Αύξηση κατά 8,9% κατέγραψε η γερμανική βιομηχανική παραγωγή τον Ιούνιο σε σχέση με τον προηγούμενο μήνα, παρέμεινε ωστόσο κατά 11,7%...Περισσότερα
The government is seeking to dig Greece out of a debt hole to the tune of three billion euros created by five of Greece’s state-run corporations (DEKO).
Speaking in Parliament on Wednesday, Finance Minister Christos Staikouras referred to “difficult cases” that we “are not hiding under the rug.”
“We are daring to confront the big problems [the companies] have with realism and responsibility toward workers and society.”
More specifically, the debts have been accumulated by Larco, one of Europe’s biggest nickel producers, the Skaramanga Shipyards, Hellenic Aerospace Industry (EAV), the Hellenic Vehicle Industry (ELVO) and Hellenic Post (ELTA).
EAV has had negative equity for the past three years and is moving beyond budgetary targets, but no correction measures have been taken.
Larco, which sells nickel at below cost and survives by failing to pay Public Power Corporation (PPC), has a debt of 600 million euros that is rising each month by 5.5 million euros. These figures are based on estimates since Larco has not published a balance sheet since 2014.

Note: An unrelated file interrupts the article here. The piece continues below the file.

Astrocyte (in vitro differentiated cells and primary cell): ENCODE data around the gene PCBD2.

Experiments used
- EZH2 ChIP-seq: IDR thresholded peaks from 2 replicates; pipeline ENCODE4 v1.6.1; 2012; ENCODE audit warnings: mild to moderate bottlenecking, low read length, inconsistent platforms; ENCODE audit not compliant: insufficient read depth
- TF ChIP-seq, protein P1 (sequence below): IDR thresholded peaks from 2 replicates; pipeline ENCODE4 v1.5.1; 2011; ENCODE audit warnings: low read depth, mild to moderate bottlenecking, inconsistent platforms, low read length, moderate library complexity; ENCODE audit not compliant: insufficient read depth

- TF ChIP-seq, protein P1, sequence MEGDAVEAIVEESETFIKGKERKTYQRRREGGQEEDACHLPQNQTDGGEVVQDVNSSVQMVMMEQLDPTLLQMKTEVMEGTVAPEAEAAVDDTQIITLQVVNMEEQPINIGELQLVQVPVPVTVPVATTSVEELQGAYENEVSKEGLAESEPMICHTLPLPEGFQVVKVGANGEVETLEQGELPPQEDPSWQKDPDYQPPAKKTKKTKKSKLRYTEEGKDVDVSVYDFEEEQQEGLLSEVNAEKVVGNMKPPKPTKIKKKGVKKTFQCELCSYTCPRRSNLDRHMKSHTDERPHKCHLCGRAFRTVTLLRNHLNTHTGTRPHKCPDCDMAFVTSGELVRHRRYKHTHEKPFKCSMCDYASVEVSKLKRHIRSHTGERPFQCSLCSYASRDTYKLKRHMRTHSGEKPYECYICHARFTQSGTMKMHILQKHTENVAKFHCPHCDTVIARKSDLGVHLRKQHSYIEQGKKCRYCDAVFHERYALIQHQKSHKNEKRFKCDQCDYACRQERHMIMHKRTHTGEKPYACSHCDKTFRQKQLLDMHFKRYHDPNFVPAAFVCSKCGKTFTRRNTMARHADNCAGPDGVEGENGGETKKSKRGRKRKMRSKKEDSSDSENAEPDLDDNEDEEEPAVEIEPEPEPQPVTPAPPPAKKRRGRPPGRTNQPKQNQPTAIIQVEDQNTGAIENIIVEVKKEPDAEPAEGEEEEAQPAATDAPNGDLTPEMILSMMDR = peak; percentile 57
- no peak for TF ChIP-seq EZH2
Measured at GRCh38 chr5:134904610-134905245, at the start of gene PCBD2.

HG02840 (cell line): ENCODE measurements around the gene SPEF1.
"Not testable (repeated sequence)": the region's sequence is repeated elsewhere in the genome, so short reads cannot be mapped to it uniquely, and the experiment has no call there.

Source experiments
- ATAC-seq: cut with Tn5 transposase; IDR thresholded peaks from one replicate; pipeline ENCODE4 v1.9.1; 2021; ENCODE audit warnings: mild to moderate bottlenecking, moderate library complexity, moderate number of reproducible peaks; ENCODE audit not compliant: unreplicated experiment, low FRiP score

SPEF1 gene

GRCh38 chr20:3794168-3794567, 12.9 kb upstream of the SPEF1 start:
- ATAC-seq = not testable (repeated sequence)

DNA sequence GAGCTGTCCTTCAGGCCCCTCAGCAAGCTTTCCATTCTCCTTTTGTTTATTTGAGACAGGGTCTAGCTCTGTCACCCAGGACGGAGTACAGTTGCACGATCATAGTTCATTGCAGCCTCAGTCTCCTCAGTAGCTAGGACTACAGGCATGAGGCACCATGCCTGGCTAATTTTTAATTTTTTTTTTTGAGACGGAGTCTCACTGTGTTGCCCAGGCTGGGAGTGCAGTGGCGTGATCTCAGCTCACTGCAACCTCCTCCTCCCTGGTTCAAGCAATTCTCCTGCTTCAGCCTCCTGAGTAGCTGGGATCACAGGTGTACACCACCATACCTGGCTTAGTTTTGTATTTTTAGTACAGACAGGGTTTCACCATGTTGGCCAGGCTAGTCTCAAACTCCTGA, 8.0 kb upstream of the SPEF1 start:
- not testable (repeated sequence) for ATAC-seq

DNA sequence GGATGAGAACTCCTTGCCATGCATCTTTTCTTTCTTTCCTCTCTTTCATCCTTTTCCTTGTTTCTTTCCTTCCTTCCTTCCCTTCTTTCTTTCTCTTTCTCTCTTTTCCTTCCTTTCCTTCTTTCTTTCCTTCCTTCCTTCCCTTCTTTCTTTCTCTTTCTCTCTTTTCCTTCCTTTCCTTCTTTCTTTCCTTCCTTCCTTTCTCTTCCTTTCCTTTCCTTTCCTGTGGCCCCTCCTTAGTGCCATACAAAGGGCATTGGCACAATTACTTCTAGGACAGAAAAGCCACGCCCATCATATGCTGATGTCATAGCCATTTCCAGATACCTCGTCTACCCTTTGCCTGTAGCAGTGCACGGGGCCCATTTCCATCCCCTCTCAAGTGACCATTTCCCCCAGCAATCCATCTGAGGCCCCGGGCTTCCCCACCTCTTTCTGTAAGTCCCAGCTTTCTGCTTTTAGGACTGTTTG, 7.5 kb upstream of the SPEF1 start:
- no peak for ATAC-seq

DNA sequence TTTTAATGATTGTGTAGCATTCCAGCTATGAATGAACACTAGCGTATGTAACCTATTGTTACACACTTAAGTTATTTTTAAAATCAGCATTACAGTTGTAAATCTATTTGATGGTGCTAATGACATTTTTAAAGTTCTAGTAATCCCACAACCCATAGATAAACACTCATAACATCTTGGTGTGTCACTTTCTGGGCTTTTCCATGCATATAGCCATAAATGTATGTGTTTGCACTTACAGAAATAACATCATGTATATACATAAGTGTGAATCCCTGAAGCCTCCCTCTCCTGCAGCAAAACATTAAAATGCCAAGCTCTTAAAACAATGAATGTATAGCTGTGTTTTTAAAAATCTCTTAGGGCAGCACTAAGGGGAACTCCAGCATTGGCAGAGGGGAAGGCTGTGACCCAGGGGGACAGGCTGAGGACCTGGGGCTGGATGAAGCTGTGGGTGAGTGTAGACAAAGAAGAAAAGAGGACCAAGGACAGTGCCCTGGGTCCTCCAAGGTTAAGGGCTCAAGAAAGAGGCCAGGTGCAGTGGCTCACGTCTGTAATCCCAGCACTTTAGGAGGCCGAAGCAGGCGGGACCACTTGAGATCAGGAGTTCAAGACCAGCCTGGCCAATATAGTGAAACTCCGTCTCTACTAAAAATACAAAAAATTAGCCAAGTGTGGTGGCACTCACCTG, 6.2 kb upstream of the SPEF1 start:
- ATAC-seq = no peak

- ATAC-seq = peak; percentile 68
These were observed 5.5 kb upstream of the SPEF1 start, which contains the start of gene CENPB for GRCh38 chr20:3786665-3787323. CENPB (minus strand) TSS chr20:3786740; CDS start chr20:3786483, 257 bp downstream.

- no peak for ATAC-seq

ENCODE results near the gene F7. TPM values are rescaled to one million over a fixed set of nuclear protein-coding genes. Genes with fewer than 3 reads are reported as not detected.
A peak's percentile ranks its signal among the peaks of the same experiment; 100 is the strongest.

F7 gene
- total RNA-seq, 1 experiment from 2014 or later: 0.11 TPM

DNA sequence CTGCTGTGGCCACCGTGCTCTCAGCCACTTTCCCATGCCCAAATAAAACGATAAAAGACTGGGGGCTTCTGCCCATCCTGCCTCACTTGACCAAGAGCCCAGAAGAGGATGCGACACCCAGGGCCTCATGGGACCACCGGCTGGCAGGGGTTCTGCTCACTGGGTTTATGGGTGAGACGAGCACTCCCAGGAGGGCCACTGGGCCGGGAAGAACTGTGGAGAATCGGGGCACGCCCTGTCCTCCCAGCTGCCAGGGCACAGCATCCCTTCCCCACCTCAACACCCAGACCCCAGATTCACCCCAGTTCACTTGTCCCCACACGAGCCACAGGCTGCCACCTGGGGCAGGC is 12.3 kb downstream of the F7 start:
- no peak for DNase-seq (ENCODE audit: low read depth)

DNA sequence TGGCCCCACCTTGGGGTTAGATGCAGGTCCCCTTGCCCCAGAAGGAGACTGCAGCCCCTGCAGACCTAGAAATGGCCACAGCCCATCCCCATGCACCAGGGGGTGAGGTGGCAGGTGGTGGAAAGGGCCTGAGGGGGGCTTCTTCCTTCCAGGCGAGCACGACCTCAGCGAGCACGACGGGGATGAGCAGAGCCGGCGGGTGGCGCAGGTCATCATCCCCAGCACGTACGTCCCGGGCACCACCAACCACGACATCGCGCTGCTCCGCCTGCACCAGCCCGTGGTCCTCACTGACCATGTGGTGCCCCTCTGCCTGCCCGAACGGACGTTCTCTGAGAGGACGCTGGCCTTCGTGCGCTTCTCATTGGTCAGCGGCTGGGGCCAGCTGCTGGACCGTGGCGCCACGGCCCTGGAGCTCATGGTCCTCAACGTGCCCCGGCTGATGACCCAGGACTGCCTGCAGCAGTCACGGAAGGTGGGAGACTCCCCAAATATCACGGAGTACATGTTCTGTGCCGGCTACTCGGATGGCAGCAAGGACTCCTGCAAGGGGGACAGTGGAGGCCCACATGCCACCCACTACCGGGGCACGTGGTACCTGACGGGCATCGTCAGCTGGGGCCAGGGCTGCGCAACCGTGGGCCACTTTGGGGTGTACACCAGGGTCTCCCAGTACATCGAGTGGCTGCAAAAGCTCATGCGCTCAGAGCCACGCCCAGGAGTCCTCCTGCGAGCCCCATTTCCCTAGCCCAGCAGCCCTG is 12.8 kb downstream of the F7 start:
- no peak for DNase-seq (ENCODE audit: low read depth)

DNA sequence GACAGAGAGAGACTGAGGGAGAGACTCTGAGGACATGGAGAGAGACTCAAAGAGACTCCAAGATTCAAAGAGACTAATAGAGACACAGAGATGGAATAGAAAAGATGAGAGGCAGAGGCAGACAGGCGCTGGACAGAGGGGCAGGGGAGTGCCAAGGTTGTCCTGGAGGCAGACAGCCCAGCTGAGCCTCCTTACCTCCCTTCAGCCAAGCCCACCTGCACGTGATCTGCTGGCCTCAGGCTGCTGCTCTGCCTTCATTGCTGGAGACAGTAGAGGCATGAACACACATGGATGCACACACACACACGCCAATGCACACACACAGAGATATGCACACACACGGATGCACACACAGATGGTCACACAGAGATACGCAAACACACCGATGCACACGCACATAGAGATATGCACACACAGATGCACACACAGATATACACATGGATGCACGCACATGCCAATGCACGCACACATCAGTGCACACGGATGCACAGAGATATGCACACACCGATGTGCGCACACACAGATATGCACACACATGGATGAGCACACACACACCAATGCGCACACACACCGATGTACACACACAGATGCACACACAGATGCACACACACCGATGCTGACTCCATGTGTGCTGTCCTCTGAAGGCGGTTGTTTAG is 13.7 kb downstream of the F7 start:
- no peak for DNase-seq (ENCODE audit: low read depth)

ELTA’s debts increase by 6 million euros each month, while the Skaramanga Shipyards and ELVO only have public procurement revenues and are looking for investors.
A case in point is Larco, whose debts are to suppliers, banks and pension funds, while during the 2015-18 period it accumulated losses of 148 million euros. It employs 1,100 workers at an annual cost of 47 million euros.
The government has given Larco a 12-month deadline (with a six-month extension) for a solution, otherwise it will be declared bankrupt according to an amendment tabled in Parliament yesterday.
A large chunk of its debt – 350 million euros – is to PPC. Moreover, despite the call by the European Commission for Greece to take a stance on the illegal state subsidies to the company, it has failed to do so for two years.
Equally ominous is that the company faces a fine of 49.5 million euros for failing to comply with greenhouse gas emission rules.
Regarding the Skaramanga Shipyards, the government yesterday tabled an amendment granting it exclusive rights to use the shore and necessary sea area for its operation.
The government is also moving to settle the issue regarding illegal constructions and other ownership issues within the shipyard facilities and will introduce a provision for a transitional fire protection framework.
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